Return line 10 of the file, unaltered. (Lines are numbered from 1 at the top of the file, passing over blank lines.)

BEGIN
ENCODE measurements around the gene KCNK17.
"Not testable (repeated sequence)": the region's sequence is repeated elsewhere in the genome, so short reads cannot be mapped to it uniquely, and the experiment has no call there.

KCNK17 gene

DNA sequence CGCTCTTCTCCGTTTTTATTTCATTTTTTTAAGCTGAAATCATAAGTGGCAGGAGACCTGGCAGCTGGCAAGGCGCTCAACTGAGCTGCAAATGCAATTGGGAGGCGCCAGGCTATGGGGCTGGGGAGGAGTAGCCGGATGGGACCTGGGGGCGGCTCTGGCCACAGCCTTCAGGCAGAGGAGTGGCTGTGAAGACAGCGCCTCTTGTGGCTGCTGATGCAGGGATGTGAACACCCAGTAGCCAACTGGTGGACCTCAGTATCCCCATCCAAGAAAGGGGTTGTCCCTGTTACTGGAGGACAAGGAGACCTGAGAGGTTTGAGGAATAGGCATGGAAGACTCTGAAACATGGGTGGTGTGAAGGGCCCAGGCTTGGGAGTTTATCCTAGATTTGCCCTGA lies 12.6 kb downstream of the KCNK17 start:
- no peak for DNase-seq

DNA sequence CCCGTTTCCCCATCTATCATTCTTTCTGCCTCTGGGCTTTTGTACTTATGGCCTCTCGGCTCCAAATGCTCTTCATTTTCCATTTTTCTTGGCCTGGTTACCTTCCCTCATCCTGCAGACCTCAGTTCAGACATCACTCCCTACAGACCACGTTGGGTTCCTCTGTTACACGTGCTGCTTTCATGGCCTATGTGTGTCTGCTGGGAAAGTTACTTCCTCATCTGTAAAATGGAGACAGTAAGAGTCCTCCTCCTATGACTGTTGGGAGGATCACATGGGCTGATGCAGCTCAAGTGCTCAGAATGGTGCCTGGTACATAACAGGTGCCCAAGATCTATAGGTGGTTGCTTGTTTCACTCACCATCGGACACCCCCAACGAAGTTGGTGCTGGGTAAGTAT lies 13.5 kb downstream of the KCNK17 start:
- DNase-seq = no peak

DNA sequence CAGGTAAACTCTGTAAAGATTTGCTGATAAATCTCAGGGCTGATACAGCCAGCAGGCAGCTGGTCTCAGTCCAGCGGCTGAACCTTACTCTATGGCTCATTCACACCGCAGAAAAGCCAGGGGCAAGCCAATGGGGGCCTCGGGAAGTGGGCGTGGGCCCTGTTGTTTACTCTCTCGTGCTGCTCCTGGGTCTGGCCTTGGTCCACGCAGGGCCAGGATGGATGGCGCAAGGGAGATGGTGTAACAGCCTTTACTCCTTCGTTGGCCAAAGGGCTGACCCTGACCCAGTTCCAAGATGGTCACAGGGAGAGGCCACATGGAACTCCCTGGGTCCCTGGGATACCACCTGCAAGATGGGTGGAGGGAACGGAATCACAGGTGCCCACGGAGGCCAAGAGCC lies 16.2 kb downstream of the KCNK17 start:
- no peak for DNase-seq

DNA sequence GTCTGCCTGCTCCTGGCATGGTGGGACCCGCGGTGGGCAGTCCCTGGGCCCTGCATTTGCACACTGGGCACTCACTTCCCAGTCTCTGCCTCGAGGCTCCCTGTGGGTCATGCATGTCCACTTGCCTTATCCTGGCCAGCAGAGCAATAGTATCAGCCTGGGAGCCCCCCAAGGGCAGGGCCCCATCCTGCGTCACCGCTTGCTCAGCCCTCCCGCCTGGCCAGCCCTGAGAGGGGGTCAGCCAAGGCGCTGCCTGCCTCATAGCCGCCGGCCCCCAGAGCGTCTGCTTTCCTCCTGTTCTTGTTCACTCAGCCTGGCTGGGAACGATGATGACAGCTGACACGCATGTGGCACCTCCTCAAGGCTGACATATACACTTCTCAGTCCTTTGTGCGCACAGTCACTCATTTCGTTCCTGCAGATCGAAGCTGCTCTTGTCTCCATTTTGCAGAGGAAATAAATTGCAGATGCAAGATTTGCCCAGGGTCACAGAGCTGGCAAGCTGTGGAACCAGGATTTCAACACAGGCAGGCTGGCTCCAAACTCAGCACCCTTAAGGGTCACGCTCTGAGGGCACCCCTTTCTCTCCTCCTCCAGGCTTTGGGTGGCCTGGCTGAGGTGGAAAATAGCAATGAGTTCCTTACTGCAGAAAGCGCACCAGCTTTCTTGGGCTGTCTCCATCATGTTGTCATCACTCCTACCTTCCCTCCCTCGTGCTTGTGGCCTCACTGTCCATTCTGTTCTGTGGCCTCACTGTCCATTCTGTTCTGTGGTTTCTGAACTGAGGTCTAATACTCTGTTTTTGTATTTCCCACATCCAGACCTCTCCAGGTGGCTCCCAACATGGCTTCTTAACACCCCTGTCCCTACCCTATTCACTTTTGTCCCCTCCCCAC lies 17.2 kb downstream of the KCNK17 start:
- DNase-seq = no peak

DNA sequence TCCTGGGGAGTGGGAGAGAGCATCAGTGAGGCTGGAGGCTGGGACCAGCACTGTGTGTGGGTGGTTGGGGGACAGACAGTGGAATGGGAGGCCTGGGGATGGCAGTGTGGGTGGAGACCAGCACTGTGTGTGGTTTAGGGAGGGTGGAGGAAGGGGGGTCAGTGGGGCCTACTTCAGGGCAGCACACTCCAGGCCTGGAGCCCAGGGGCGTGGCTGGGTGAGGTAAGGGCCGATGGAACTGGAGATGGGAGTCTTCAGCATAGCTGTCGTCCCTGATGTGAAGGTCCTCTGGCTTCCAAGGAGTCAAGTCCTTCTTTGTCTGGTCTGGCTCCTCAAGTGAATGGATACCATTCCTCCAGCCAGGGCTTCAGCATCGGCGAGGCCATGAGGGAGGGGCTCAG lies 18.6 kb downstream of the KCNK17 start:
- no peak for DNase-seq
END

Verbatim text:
DNA sequence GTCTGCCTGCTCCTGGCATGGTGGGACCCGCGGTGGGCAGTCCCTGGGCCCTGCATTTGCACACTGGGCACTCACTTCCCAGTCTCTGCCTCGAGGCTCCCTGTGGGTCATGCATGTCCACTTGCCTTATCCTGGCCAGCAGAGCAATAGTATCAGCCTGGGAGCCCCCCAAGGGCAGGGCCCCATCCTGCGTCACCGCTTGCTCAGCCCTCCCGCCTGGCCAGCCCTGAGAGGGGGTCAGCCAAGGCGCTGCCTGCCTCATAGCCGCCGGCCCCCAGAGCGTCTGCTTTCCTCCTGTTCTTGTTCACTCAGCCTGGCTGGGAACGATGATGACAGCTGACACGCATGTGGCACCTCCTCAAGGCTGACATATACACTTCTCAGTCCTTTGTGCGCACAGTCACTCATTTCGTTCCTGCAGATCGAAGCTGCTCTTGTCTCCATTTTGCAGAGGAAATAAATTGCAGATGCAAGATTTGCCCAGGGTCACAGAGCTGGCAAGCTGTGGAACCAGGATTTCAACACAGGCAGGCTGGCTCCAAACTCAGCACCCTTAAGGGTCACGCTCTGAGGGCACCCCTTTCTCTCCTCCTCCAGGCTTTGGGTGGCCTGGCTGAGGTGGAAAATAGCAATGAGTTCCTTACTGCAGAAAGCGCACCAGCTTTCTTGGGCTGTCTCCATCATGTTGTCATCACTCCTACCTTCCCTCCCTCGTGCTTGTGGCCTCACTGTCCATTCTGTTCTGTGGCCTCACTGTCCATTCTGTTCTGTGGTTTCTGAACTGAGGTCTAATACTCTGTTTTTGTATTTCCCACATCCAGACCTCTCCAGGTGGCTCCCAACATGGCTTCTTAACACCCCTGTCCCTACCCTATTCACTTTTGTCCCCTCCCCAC lies 17.2 kb downstream of the KCNK17 start: